The Latest Resources for Transducer Measurement and Design in Voice Coil July 2019

June 26 2019, 11:50

Voice Coil July includes an overview of the new Klippel Controlled Sound (KCS) technology, a new paradigm in active loudspeaker control and correction based on a lumped parameter model, which considers the dominant nonlinearities inherent in a moving coil motor structure and in the mechanical suspension system. KCS technology allows the exploitation of all hardware resources for transducer design, which makes drivers smaller, lighter and more cost effective, leading to a new generation of "green speakers" producing more acoustical output and less heat by requiring less energy.

In a Spotlight article, Christopher J. Struck (CJS Labs) discusses "Electroacoustic Measurements of Headphones," a very detailed, and updated overview on all options available for headphone testing and calibration. The article discusses what should be included in a complete headphone test system, considerations on electrical impedance, considerations on repeatability of the results, free and diffuse field corrected responses, left-right tracking, and the use of two-tone distortion measurements. Reference reading material.

Another interesting Voice Coil Spotlight, Francisco Castells and José Manuel Requena (Universitat Politècnica de València, Valencia, Spain) detail "A Backward Approach for Speaker Selection (LoVE BASS)." The two authors explore the problem of designing vented enclosures, describing a backward concept they call LoVE BASS, which they found to save a substantial amount of engineering hours during the process of speaker box design. As opposed to taking a given driver and designing an enclosure, the authors define the system’s target performance in terms of physical volume, lower cut-off frequency, ripple and maximum achievable SPL, after which they look for candidate drivers that allow for such a design.

For this July 2019 edition, Nora Wong (Menlo Scientific, Ltd.) compiled an updated directory of Adhesives, Coatings, Sealant, and Dispenser Providers. As noted in the introduction, there are more than 1,000 vendors of adhesives, coatings, treatments, dispensers, and applicators but few are experienced or have optimized their offerings for the speaker industry. The directory highlights the leaders that the US and European speaker industry has relied on for decades, along with a few unique specialists that may come in handy for those working at the leading edge of design.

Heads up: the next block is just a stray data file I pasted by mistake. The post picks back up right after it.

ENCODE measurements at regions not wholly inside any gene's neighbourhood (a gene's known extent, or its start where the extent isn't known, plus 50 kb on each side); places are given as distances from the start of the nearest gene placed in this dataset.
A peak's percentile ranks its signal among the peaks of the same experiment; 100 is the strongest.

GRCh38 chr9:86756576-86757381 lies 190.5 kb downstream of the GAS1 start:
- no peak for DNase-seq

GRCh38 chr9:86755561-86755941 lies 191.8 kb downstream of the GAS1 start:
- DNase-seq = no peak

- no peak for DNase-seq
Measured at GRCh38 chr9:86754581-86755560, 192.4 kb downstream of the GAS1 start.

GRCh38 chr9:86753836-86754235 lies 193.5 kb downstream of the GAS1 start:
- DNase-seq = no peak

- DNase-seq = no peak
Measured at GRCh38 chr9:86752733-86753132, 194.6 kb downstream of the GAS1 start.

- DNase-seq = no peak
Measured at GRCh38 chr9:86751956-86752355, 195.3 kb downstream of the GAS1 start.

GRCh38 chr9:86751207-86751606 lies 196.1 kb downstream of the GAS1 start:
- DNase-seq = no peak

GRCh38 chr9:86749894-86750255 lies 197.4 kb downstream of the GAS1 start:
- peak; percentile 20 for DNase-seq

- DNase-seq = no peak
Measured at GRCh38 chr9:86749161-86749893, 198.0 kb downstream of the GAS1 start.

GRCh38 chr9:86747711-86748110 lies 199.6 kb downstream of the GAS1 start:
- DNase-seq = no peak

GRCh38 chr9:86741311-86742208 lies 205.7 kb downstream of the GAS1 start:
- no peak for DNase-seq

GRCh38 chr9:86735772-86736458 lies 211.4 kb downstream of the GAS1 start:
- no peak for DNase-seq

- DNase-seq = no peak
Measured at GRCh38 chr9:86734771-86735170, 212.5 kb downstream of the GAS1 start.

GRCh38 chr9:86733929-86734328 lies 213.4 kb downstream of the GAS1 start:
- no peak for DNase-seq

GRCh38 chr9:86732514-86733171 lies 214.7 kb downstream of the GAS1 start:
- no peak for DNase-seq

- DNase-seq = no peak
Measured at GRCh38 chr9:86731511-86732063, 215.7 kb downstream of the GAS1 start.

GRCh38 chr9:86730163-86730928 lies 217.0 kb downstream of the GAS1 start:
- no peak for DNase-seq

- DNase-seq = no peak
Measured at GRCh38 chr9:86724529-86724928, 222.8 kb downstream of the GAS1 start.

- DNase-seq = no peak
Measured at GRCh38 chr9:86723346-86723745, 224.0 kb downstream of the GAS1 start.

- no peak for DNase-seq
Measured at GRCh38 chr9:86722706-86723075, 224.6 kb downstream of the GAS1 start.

In Test Bench, Vance Dickason characterizes a pro sound midrange woofer, Faital Pro’s 6” 6RS140, and the W8-2314, a new 8” high-end home audio coaxial driver from Tang Band (TB) Speaker.

The Faital Pro 6RS140 has a power handling rating of 200 W (AES) and targets applications as a midbass or midrange in three-way stage or studio monitors, as well as midrange arrays in large PA systems. The frame is a proprietary four-spoke cast-aluminum frame, and like many small diameter drivers, it does not have a venting below the spider mounting area. Cooling for this driver is provided by a 20 mm diameter pole vent with a 22 mm flared exit. It features a curvilinear paper cone with a pressed and treated polycotton half-roll surround, and a 4” diameter flat black cloth spider with constant height waves. The motor design on the Faital Pro 6RS140 utilizes a FEA-designed neodymium ring magnet fitted with an aluminum shorting ring, using a 44 mm (1.73”) diameter voice coil wound with round aluminum wire on a nonconducting glass fiber former. The neodymium ring magnet is sandwiched between a milled and polished front plate and a cast shaped T-yoke with a 15 mm bump-out.

The second driver, recently released by Tang Band (TB) Speaker is a coaxial design that Dickason describes "as unique a design as I have encountered in quite some time." The TB Speaker W8-2314 is built on an eight-spoke two-part ABS injection-molded frame that incorporates a separate injection-molded trim ring. Cooling for this driver is provided primarily via the completely open area below the spider (damper) mounting shelf. Incorporated into the frame is the underhung-type woofer motor that consists of a circular array of six neodymium slugs — an arrangement that makes room for the concentrically mounted 25 mm tweeter and tweeter rear cavity. The multi-neodymium magnet underhung motor drives a 44.43 mm diameter voice coil wound with round copper wire on a conducting aluminum former glued to a moderately curvilinear bamboo fiber paper cone. The tweeter dome is a 25 mm aluminum/magnesium alloy inverted type suspended with a black NBR/CBR surround that has similar oval reliefs around its perimeter.

Voice Coil July 2019 also includes the usual compilation of important updates in its Industry Watch section, compiled by Dickason.

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